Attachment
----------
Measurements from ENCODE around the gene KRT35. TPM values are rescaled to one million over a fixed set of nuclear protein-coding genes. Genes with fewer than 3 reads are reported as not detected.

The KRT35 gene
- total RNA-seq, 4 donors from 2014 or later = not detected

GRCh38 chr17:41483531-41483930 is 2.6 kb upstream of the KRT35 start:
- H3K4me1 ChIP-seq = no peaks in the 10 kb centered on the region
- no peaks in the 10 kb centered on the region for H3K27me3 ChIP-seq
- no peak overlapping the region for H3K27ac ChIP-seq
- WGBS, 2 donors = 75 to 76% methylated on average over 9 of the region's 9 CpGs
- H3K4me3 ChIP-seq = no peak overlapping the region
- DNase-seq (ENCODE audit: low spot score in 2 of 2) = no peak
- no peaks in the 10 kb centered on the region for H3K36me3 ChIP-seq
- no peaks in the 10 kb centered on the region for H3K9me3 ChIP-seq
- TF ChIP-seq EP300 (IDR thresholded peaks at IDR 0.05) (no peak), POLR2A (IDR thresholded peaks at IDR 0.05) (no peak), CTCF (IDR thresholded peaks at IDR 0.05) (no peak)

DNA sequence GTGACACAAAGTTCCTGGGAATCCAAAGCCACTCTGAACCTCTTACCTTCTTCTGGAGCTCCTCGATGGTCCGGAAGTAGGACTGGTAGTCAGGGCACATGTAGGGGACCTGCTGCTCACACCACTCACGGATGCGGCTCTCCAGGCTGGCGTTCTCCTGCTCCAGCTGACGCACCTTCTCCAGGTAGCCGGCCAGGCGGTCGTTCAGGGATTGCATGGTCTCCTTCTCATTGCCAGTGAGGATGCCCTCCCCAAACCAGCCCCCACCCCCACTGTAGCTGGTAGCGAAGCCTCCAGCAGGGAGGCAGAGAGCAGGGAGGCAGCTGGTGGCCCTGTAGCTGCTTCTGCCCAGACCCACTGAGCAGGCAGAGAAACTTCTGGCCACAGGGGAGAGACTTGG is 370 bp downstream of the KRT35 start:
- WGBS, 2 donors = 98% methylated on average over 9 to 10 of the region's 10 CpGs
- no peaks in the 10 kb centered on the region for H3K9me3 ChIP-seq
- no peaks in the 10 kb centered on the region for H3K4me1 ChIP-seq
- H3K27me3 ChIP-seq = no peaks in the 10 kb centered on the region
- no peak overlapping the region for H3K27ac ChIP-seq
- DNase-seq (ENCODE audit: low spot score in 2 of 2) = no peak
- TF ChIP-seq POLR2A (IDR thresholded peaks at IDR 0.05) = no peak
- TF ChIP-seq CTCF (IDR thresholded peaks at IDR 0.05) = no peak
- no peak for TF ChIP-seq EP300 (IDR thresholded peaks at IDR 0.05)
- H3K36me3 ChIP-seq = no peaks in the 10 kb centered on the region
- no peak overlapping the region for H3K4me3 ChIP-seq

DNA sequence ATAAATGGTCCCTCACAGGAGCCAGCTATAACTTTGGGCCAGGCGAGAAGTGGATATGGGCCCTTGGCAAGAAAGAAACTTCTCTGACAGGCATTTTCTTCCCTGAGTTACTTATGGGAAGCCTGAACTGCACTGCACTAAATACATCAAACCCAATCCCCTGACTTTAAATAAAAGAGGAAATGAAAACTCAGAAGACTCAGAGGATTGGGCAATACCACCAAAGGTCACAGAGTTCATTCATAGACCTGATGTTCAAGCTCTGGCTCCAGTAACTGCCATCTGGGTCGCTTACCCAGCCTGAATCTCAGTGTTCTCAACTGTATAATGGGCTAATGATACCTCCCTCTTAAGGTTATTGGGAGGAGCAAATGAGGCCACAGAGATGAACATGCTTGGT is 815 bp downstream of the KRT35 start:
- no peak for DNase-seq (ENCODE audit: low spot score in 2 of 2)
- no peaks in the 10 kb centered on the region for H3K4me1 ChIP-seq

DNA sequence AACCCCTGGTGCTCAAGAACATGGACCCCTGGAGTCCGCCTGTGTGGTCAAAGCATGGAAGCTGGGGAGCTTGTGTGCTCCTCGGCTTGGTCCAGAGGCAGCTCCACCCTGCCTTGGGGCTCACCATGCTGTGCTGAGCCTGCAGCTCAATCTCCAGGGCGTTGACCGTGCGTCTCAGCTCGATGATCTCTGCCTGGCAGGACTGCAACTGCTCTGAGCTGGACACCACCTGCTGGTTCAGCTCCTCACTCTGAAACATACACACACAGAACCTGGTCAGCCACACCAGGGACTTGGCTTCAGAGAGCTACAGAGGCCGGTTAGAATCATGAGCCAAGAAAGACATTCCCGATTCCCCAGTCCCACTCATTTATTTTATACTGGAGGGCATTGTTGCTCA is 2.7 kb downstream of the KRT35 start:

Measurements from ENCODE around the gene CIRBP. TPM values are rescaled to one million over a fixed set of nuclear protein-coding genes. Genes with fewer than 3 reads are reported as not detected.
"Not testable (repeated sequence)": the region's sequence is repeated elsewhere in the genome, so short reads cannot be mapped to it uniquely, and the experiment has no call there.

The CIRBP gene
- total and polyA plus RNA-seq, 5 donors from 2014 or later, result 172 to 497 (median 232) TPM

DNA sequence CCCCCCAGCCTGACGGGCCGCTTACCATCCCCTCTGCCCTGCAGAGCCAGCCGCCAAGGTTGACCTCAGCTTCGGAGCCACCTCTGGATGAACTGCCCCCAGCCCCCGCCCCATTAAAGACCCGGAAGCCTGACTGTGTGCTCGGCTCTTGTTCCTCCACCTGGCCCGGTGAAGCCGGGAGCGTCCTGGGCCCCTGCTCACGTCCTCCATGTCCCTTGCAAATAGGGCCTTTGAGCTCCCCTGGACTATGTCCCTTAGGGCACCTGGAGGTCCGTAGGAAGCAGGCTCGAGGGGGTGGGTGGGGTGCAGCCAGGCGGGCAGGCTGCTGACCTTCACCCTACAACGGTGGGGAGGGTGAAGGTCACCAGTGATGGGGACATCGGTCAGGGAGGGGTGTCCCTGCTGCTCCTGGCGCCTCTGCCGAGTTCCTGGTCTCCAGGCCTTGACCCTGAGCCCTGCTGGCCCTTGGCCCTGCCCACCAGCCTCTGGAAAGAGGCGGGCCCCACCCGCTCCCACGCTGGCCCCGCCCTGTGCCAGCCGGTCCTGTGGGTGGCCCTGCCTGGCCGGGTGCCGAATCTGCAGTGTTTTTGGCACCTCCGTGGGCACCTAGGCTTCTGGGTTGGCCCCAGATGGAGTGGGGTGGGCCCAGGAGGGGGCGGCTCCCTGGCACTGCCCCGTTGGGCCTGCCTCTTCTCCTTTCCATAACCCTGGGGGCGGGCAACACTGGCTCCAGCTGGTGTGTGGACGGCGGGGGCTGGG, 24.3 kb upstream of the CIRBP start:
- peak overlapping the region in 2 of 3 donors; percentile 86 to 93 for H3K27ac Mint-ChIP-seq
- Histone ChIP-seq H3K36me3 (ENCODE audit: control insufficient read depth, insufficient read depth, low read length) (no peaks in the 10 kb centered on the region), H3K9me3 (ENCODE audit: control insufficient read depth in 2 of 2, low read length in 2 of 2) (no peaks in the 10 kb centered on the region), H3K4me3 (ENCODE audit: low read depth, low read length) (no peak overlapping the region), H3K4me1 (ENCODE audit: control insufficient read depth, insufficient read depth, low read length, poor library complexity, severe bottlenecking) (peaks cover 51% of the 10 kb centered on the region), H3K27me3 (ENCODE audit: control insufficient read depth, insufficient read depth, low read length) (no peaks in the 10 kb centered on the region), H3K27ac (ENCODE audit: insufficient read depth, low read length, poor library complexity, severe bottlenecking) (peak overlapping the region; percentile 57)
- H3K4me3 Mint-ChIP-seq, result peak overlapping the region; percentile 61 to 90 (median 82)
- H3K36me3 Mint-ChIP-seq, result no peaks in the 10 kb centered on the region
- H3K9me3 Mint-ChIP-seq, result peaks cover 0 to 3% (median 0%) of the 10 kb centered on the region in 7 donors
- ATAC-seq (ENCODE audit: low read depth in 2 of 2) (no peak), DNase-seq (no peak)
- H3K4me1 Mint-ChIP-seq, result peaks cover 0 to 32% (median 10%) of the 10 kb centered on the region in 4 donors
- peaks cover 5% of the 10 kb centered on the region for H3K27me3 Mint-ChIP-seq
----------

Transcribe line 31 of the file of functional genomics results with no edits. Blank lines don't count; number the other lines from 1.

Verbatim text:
"Not testable (repeated sequence)": the region's sequence is repeated elsewhere in the genome, so short reads cannot be mapped to it uniquely, and the experiment has no call there.